“When we get into an environment of demonizing people or stereotyping people. It’s like if you call a leader, a billionaire, evil … it’s almost like saying you’re a poor person, then that’s evil or you’re a Jew or a black person, and that’s evil. I think demonizing a category of people is a very bad thing,” he says.
If we are to find a way out of this mess, he says, it’ll be “with the collective involvement of people who bring not only different perspectives, but different skills to bear” on the problems.
“This engineering exercise has got to be done with skill so that there’s a redistribution of opportunity and a redistribution so that productivity is increased,” he says. “Generally speaking, the capitalists focus on increasing the size of the pie, but not on dividing it well. Socialists focus more on dividing it well, not on how to increase its size.

“I think that we have to work together and this all has to be done in a bipartisan or not partisan way, because I think that right now you’re producing such anger and division and that is our greatest risk,” he says.
It’s a belief that many of his plutocratic peers share, says Dalio. The reaction to his capitalist critique from fellow billionaires has been “overwhelmingly agreement, although not open agreement,” he says.
“I’ll tell you what the fear is. It’s not that they will be taxed more. That’s interesting, because I think most people think that that’s their main fear. The main fear is that the system of making productivity work will be hurt,” he says.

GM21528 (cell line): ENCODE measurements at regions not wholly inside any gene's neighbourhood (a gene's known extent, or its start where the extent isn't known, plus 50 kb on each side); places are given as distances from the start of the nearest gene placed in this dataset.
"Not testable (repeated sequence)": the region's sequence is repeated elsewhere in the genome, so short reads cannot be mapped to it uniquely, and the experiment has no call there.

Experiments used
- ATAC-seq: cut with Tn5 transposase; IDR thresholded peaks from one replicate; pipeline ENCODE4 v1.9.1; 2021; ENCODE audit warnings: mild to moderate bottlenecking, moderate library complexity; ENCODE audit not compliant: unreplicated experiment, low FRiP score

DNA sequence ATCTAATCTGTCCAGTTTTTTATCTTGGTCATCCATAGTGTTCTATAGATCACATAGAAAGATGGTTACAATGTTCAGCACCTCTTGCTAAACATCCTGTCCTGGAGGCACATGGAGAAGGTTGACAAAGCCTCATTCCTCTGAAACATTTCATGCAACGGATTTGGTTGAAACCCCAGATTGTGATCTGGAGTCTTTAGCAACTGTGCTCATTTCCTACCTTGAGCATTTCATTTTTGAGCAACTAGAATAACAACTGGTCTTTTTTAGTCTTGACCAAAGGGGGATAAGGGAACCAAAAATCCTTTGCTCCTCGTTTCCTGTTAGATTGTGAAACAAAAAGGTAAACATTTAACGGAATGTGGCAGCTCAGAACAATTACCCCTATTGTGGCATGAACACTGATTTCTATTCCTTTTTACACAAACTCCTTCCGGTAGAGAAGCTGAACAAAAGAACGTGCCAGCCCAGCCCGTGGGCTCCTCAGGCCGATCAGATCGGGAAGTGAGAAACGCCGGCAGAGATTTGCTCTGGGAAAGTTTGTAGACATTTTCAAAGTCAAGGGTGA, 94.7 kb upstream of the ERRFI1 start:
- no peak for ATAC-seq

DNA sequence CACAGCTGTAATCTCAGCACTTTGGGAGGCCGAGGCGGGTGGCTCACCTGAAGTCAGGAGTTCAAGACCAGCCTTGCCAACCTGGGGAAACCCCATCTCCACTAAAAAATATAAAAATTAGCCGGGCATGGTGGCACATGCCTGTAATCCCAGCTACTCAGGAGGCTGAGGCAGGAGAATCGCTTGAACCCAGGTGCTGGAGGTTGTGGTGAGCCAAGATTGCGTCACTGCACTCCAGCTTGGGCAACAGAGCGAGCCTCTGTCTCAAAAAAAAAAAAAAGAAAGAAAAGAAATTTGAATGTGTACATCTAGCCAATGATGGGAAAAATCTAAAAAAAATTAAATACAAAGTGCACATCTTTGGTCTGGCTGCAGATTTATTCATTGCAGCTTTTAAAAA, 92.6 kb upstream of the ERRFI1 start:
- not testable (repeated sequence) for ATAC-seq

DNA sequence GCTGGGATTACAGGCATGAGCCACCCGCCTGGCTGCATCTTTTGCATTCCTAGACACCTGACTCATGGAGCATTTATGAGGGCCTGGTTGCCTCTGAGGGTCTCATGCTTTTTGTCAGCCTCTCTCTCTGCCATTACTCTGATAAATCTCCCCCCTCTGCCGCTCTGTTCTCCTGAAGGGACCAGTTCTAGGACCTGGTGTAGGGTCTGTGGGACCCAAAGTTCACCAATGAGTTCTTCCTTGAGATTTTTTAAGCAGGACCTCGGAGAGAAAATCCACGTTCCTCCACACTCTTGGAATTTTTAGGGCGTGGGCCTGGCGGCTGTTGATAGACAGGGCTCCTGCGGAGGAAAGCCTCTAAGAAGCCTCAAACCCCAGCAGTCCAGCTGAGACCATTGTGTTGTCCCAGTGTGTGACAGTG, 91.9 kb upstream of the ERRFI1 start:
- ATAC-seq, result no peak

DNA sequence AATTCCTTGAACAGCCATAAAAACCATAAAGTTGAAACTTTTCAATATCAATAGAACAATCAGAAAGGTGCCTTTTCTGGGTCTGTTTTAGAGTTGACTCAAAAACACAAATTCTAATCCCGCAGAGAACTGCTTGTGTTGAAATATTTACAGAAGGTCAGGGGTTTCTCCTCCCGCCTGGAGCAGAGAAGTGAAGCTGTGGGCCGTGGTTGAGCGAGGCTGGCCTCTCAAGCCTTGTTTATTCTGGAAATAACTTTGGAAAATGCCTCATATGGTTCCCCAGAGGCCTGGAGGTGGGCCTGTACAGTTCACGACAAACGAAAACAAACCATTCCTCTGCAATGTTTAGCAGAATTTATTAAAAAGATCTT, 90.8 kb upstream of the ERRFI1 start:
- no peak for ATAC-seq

Just like corporations, billionaires are people too. Dalio is not alone in believing he has an answer to the problem that created him. Donald Trump rode into office on a wave of populist economics. Mike Bloomberg (net worth $60bn) and Tom Steyer ($1.6bn) want to replace him.
Theirs is that old, radically conservative, message: everything must change so that everything can stay the same. The question now is whether the system that produced Dalio, his principles and peers can survive the world they created. And if not, what comes after?

Bernie Ebbers = WorldCON

Bernie Ebbers is dead.

Bernie Ebbers, who has died at the age of 78, was a big man in every sense of the word.
The bearded former nightclub bouncer officially stood at 6 foot 4 inches but, typically dressed in a Stetson and cowboy boots, looked even bigger.
The company he built, WorldCom, briefly became one of the world’s biggest telecoms businesses and Mr Ebbers one of America’s richest people.
However, unfortunately for Mr Ebbers, he is more likely to be remembered for his role in what remains one of the world’s biggest accounting frauds.
His rise was one of the great rags-to-riches stories that America loves